When I questioned him on this, his response was for me to continue doing my thing. He would let me know if and when I was messing up.

Great. I think?

This type of management style will throw a Millennial into a tailspin. They are a generation that seeks constant feedback, mentorship and guidance. They know that honest introspection makes them better.

As uncomfortable as it may be, Boomer and Gen-X leaders who don’t provide continual feedback — good and bad — are at risk of alienating their single-largest employee population.

Your Paycheck Should Be Thanks Enough

It wasn’t but a few months ago that I was reminded that a little thanks goes a long ways.

Like all sales organizations at the end of a calendar year, it was an all out push. And true to form, the effort and the commitment of the organization was unbelievable.

With a little success, that meant that even more success should be possible… no, was possible. And before long, we forgot about the success that we had already achieved, and the only words from any of our mouths were, “We can do more!”

It wasn’t until a Millennial stopped by my office and reminded me that sometimes a “thank you” will do more than a commission check and any amount of positive mumble jumble.

And that’s the beauty of working with Millennials. They are a generation that craves instant recognition and gratification. They measure their world on how fast and how many likes their latest social posting received.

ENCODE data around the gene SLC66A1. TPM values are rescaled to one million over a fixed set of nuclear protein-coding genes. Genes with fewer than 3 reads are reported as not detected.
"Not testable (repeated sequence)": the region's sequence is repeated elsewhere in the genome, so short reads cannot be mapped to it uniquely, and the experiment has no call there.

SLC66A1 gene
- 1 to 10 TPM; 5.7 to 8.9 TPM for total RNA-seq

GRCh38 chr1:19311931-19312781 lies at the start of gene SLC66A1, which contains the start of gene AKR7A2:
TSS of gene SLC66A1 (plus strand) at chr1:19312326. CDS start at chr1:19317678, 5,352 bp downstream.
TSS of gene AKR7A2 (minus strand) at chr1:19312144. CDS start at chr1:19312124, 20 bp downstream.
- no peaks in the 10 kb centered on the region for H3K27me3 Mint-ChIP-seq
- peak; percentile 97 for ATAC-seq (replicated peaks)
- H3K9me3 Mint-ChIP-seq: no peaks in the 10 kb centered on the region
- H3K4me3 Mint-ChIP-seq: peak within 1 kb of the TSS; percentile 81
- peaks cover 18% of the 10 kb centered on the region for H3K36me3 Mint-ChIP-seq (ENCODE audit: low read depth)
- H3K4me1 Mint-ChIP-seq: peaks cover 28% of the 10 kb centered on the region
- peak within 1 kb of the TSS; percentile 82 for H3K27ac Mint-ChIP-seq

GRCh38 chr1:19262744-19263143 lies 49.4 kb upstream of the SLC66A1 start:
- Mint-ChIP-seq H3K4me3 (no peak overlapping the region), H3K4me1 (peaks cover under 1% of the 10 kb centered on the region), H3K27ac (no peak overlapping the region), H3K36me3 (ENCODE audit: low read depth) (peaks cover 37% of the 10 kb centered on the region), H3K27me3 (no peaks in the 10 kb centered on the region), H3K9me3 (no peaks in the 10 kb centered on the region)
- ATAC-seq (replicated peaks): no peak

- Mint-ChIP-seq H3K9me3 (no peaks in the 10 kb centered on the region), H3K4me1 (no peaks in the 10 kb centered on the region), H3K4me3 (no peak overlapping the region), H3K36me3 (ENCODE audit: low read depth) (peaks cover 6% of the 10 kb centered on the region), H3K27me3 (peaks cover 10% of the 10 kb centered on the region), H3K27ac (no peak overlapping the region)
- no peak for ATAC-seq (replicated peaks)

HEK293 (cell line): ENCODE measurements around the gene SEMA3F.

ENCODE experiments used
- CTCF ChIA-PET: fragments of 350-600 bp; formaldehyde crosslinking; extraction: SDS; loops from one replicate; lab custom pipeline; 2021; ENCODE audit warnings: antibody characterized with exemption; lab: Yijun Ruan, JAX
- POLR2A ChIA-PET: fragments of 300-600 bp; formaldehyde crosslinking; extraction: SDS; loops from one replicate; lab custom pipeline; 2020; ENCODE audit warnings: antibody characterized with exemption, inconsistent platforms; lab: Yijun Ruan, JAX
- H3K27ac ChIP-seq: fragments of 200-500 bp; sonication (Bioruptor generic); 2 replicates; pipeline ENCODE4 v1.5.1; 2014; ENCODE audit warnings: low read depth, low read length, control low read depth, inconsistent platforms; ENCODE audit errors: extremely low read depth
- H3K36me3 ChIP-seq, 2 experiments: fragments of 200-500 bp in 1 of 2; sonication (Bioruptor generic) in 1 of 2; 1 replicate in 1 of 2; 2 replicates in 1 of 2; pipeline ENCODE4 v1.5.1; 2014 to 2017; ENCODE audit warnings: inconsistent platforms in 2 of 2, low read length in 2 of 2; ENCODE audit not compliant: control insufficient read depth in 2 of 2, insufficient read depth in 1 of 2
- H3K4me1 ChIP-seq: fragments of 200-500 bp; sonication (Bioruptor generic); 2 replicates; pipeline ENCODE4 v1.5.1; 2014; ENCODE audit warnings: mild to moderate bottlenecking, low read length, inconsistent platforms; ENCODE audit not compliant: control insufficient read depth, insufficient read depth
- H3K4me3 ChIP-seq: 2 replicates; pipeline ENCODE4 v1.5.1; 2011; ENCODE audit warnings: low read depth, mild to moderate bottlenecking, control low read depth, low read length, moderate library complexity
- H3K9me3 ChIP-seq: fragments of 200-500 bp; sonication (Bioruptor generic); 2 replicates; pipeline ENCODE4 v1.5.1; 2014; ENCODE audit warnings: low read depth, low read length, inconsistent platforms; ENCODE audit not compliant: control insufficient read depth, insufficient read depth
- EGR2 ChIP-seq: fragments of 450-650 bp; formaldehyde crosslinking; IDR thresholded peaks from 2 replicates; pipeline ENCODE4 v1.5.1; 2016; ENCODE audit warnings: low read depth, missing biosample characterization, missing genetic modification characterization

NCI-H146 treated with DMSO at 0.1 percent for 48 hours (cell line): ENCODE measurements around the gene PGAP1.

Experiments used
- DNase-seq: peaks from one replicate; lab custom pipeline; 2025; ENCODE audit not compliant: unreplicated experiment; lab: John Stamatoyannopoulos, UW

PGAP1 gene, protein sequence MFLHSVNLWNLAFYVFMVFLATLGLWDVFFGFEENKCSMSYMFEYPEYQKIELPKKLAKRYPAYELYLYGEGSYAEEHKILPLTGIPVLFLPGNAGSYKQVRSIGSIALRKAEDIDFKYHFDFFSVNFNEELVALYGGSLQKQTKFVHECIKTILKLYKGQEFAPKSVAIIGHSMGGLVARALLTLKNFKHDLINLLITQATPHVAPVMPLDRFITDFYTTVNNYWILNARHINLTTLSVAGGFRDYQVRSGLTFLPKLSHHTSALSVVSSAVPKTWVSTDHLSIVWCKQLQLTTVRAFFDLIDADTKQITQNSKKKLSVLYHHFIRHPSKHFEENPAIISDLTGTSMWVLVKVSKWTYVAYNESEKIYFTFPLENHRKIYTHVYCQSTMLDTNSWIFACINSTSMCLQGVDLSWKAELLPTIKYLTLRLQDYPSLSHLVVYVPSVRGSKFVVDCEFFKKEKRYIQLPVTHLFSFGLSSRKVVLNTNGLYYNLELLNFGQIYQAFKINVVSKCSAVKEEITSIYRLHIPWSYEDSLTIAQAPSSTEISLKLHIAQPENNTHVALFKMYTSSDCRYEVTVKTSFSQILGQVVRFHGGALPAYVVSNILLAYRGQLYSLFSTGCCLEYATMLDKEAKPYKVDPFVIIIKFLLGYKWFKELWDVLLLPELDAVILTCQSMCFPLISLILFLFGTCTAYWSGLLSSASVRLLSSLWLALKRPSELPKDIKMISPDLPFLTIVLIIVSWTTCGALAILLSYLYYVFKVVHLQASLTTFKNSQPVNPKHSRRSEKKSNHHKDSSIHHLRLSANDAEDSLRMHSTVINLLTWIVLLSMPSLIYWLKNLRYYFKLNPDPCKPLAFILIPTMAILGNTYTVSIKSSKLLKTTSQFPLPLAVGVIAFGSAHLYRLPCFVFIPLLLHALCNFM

But that also means they’re self-correcting and guiding. Once they hit that magical recognition status, they know they have dialed it in, and that’s the behavior they’ll keep repeating.

In the end, it’s really not just about the Millennials. But it is about creating the right work culture that they demand — one that Boomers and Gen-Xers should have been demanding all along.

And that is a work culture that utilizes and values the individual for their unique strengths; one that continually communicates; and most importantly, one that takes the time to thank and recognize individuals for making their time at work count.